“I send you the remainder of The Scarlet Letter and hope you will like it as well [as] the preceding part. Thank God, it is off my mind! My next story shall not be such a h[e]ll-fired one. Yet I deserve some credit for refraining from making this half so ugly as I might.”
With these words to his editor, James T. Fields, in February 1850, Nathaniel Hawthorne washed his hands of the manuscript that would become his most famous novel. Set in 17th-century New England, The Scarlet Letter follows Hester Prynne, whose love affair with a clergyman—and subsequent pregnancy—lead her hypocritical Puritan neighbors to shame and shun her. That full handwritten draft, famously, no longer exists. When Fields’ wife later asked about it, Hawthorne’s response was simple: “I threw that in the fire, put it up the chimney long ago [and] never thought anybody would care for it.” Composition had not been a happy task, as Hawthorne struggled mightily to imbue a fundamentally moral tale with some of the wisest, most heartfelt narration in the history of the novel.
Unlike that manuscript, the letter to his editor that accompanied it did survive—and it’s going on auction at Christie’s in June as part of an extraordinary collection of Hawthorne memorabilia from Bruce Lisman, a former Wall Street executive who ran for governor of Vermont in 2016, losing in the Republican primary. Lisman began collecting rare books in the 1980s, assembling a remarkable wealth of rare American literature, particularly from the post-Revolutionary period through the mid-19th century. (Lisman previously sat on the Smithsonian Libraries and Archives Advisory Board.)
Ahead of the main auction on June 15, Smithsonian magazine is offering an exclusive sneak peek of the treasures on offer. The in-person sale will feature more than 160 items expected to fetch a collective $3 million to $4 million; an online auction running June 2 to 16 contains around 170 items estimated to sell for $450,000 to $750,000 in total.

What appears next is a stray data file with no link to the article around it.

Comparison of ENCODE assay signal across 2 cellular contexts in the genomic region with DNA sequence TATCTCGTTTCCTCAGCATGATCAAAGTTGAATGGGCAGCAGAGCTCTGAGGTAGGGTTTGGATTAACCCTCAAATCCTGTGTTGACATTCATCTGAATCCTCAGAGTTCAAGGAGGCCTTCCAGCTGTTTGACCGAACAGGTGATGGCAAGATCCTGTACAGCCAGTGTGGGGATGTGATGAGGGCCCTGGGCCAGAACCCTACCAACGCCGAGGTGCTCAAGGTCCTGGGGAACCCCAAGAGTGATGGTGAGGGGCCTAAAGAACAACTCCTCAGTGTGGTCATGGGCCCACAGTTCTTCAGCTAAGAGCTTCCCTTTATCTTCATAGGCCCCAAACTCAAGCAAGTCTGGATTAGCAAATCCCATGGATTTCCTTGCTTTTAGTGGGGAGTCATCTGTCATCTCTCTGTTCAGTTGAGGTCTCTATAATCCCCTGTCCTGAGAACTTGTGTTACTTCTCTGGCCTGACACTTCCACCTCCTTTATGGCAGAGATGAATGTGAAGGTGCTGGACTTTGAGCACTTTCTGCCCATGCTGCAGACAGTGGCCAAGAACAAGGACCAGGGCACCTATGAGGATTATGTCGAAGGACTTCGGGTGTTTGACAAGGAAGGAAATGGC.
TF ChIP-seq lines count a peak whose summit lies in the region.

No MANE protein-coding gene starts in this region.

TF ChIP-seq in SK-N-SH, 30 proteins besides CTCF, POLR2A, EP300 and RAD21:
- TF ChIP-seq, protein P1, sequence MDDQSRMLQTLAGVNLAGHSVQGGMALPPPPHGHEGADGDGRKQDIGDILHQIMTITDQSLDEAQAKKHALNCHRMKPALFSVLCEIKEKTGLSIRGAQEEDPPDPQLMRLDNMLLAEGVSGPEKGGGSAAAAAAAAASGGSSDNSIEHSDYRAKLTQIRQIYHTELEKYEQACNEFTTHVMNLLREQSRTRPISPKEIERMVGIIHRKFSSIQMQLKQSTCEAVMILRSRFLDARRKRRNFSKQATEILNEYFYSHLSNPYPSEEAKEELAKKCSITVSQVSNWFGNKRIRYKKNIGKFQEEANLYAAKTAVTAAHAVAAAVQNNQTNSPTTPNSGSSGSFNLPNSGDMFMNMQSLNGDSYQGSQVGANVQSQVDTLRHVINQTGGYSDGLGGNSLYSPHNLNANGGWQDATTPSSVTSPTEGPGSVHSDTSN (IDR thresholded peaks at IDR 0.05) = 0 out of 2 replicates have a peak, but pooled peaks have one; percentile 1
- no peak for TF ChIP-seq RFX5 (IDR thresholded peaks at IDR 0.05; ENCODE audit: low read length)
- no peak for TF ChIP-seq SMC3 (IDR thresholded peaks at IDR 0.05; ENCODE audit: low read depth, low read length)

The auction will have three main stars, each of which is expected to sell for six figures, and one possibly for more. The first is a manuscript fragment from The Scarlet Letter, hand-copied by Hawthorne as a memento for an unnamed friend after the novel was published. It comes from chapter two, when Hester stands on the scaffold to face the accusing eyes of the townspeople. The second is a set of pre-publication annotated proofs of the novel, arguably the single best source for anyone curious about Hawthorne’s creative process. The document features notes in Hawthorne’s handwriting on 140 of its 192 pages; in 2004, at a Christie’s auction in New York City, Lisman bought these same page proofs for $545,100, setting a record for 19th-century literature.
The third highlight of the auction is an 1850 copy of the novel that Hawthorne sent to George Mullet, who turned out to be a consequential figure in American literature. It was Mullet who in 1846 helped the novelist snag a job at the Salem Custom House—a position that afforded Hawthorne the financial security (and some of the material) that writing his novel would require.
Other letters, illustrations, presentation copies and a Latin textbook round out the glittering inventory. The sale is by far the largest, and certainly most significant, auction of Hawthorne papers in history. According to Christie’s, the last auction to even approach this one took place 99 years ago, when the collection of Stephen H. Wakeman sold in April 1924.
Hawthorne fans could lose themselves for a year in this material, poring over examples of the author fretting over word choice in the novel proofs. They might even tear up at first editions of poignant personal writings.
Perusing these many papers reminds us of another important truth about Hawthorne, long known and comprehensively demonstrated in these holdings: The man’s handwriting was atrocious. (An “infernal hand,” he once called it.) It’s one thing to know this fact. It’s another to see Hawthorne fretting in the margins of his page proofs, convinced that the coarse script of his manuscript would cause trouble for the printers.